Pre-election clampdown on the opposition in numbers: a brief review (2-pages)
Fearing mass protests, or, worst still, unfolding of a Belarussian-like scenario, in the months ahead of the Jan 10th parliamentary elections, Kazakhstan’s authorities have been tightening the authoritarian grip – e.g., “spreading extremism” became a catchall phrase for persecuting citizens participating in peaceful protests, criticising the authorities, or providing help to the families of political prisoners.
As of Jan 5th, there are 31 political prisoners – 17 of whom remain in pre-trial detention facilities facing politically motivated charges of “extremism”. 96 more individuals face up to 17 years of imprisonment based on trumped up criminal charges, 77 of which concern accusations of “extremism”.
Except the growing sheer numbers, we have also seen harsher punishments being applied, e.g. the grim practice of punitive psychiatry re-emerged. The authorities were also targeting citizens for participating in the Kazakh tradition of mutual assistance “Asar” in honour of the belated activists, Dulat Agadil. In particular, 25 people were politically persecuted for literally washing the dishes or providing other help to the family of the murdered activist.
Between July 30th-Nov 24th, the authorities also refused at least 38 times to respond to requests for holding peaceful protests and single-person pickets.
Since the announcement of the date of the election on October 22nd, 2020:
With the start of the election campaign on Dec 10th, 2020:
Human rights situation, Jan 4-8th
The perverse logic of the regime: persecution of citizens who dare to vote for the ruling Nur Otan’s satellite party
The authorities keep persecuting citizens who distribute campaign materials of the Ak Zhol party, incl. for reposting it on social media.
Activists face ridiculous charges of “anonymous campaigning” with the authorities requiring all printed campaign materials to contain data on, i.a., its authors, printing places that completed the order, or sources for their funding.
Others are being given administrative fines (far exceeding the country’s minimum wage), are arbitrarily detained/put in pre-trial detention, or being subjected to pressure by police officers. There are also instances of authorities fabricating administrative cases against activists. This all represents a breach of Kazakhstan’s own law on elections stipulating that every citizen has the right to campaign (art 28 p.1).
Yet, while the Ak Zhol supporters & campaigners are increasingly persecuted, the party itself does not offer them any protection. Ultimately, Ak Zhol is a pro-regime party, but with no real opposition, voting for it became a protest vote against the ruling Nur Otan.
While campaigning for Ak Zhol leads to groundless searches & detentions, the Nur Otan party happily mis(uses) “administrative resources”, such as free public transportation for distributing campaign materials or forcing pupils to campaign on its behalf during school hours.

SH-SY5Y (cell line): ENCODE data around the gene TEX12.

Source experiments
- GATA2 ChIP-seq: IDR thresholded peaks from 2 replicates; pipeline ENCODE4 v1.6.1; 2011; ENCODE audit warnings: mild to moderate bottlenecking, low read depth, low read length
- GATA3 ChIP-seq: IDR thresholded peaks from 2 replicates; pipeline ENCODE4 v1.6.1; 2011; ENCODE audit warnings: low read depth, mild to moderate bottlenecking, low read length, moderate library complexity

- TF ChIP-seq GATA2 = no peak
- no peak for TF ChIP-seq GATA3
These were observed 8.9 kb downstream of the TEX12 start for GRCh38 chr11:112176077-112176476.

Why is it legitimate to claim the Jan 10th elections are illegitimate?
The authorities keep violating voting and election laws – e.g. except for continuing repression of independent election observers, law enforcement officers are now also blackmailing them to become their informants (see also how else the authorities blackmails & force citizens into cooperation).
The regime is also targeting individuals who met with the OSCE election monitoring mission and spoke about human rights violations in the pre-election period. E.g. activist Daniyarov Tlek is now regularly summoned by the police and Lyazzat Dosmambetova has been subjected to illegal search & house arrest conducted on the basis of a politically motivated criminal case for ′′participating in an extremist organization′ (art. 405 part. 2).
The regulations adopted by the CEC, aiming to obstruct the work of electoral observers, use the pandemic as an excuse to restrict their constitutional rights, yet they are not legally binding.
Ahead of the elections, state-owned entities – hospitals, educational institutions and companies controlled by the regime’s entourage, have been illegally collecting personal data of Kazakhstani citizens. This was the case with, e.g., clinics conducting PCR tests for Covid-19 which denied free tests to election observers or passed the observers’ personal data to the security forces. Human rights observers worry that the data will aid the authorities in falsifying the election results and/or punishing dissenters.
What further puts the legitimacy of the elections in question is the fact that opposition is met by the wave of arbitrary detentions.
Meanwhile, the Kazakhstani civil society responds to the growing state oppression in many creative ways, incl. writing and distributing poems of protest, resistance and empowerment.
The Italian Federation for Human Rights (FIDU) and the US-based human rights foundation “Freedom Kazakhstan” launched an online platform “Voices of Kazakhstan”, allowing to conduct a vote count, and to collect information on fraud and human rights violations.